Australia partners with Africa to realise the benefits of its expanding mining sector
30 August, 2012
Minister for Foreign Affairs, Bob Carr, with Ms Susan Shabangu, South Africa's Minister for Mining at the Africa DownUnder Conference in Perth this week.
Dr Stuart Bull (from the Australian Research Council Centre of Excellence in Ore Deposits, University of Tasmania) explaining drill core logging to African geologists at Kinsevere, the Democratic Republic of the Congo, as part of the West African Exploration Initiative. The Australian Government is supporting capacity building in geochemistry, exploration and geology through the Australian-led initiative. Photo: Dr Alana Goode / AMIRA International, 2008
In the resource-rich countries of Africa, revenues from the mining sector can help to unlock significant social and economic benefits, reduce poverty and support progress towards the Millennium Development Goals (MDGs).
The extent to which these benefits actually drive development depends heavily on how countries manage their mineral assets, control the social and environmental impacts of mining and whether they ensure the resulting revenues are used sustainably and equitably.
Like Australia, around two-thirds of African countries have experienced rapid growth in mining over the last few years. Between 2000 and 2008, the value of natural resource revenues in Africa rose from $39 billion to $240 billion, and the continent holds around 30 per cent of global mineral reserves.
The African Union (AU) has taken steps to address the challenge of sustainability through the adoption of an African Mining Vision and Action Plan. Additionally, in July 2012 the AU Executive Council endorsed the establishment of the African Minerals Development Centre to promote the implementation of the Vision.
Opening the 2012 Africa DownUnder mining conference in Perth yesterday, Foreign Minister Bob Carr said Australia supports the African Union’s efforts to ensure sustainable economic growth and social development through the transparent and equitable use of mineral resources.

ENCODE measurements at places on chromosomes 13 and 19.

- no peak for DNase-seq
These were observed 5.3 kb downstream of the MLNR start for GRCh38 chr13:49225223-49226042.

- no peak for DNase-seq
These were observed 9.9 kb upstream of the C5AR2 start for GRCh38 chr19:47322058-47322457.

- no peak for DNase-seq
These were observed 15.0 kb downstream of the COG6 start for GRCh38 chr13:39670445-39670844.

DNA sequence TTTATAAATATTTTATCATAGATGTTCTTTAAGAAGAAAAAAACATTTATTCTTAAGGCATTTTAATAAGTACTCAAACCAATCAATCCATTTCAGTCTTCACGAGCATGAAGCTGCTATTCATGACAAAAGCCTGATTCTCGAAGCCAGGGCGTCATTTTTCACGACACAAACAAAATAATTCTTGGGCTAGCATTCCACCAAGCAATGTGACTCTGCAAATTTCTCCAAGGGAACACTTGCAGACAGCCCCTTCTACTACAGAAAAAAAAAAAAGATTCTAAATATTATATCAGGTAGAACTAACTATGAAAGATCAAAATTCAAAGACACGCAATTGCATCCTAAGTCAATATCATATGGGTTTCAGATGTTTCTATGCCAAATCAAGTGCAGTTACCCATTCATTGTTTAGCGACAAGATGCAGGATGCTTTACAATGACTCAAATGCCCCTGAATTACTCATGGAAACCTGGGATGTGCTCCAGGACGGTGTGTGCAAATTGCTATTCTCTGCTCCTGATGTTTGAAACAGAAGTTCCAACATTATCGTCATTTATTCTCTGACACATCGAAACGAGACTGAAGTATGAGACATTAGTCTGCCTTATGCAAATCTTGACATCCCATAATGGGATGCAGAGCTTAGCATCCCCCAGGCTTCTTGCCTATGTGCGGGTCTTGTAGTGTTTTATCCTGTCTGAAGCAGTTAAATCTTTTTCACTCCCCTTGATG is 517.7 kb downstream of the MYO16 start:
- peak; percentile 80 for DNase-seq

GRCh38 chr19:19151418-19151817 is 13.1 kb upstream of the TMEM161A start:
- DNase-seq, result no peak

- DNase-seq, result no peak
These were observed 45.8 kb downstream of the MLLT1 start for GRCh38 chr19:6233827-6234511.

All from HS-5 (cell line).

During his address, Senator Carr announced that Australia will provide $5 million to support the establishment of the Centre as part of the assistance Australia is providing under its Mining for Development Initiative.
'As a world leader in mining with significant development expertise, Australia is well placed to work with the centre, with our ability to draw on more than 100 years of experience in sustainably harnessing natural resources to promote our own economic growth and development,' Senator Carr said.
The Centre will help African countries achieve economic growth and deliver social benefits to the people of Africa through effective governance of the mining sector.
The Centre will promote and coordinate the implementation of the Vision, through providing policy advisory services, research, training, workshops and broad technical assistance to African governments in developing their mineral resources. Areas of specific focus will be:
- geological and mining information systems
- governance and participation
- artisanal and small-scale mining
- creating linkages between African countries to share experiences
- creating investment and diversification opportunities
- building human and institutional capacity
- communications and advocacy.
Australia’s own International Mining for Development Centre is standing by to support the Centre and explore opportunities for partnership, collaboration and knowledge sharing in helping to promote the sustainable regulation of the African mining sector.
Australia is partnering with the African Union, the United Nations Economic Commission for Africa and the African Development Bank in the establishment of the Centre.
The Canadian Government’s international development agency, CIDA, is working alongside us to support the development of the business plan to establish the Centre.
Last Reviewed: 30 August, 2012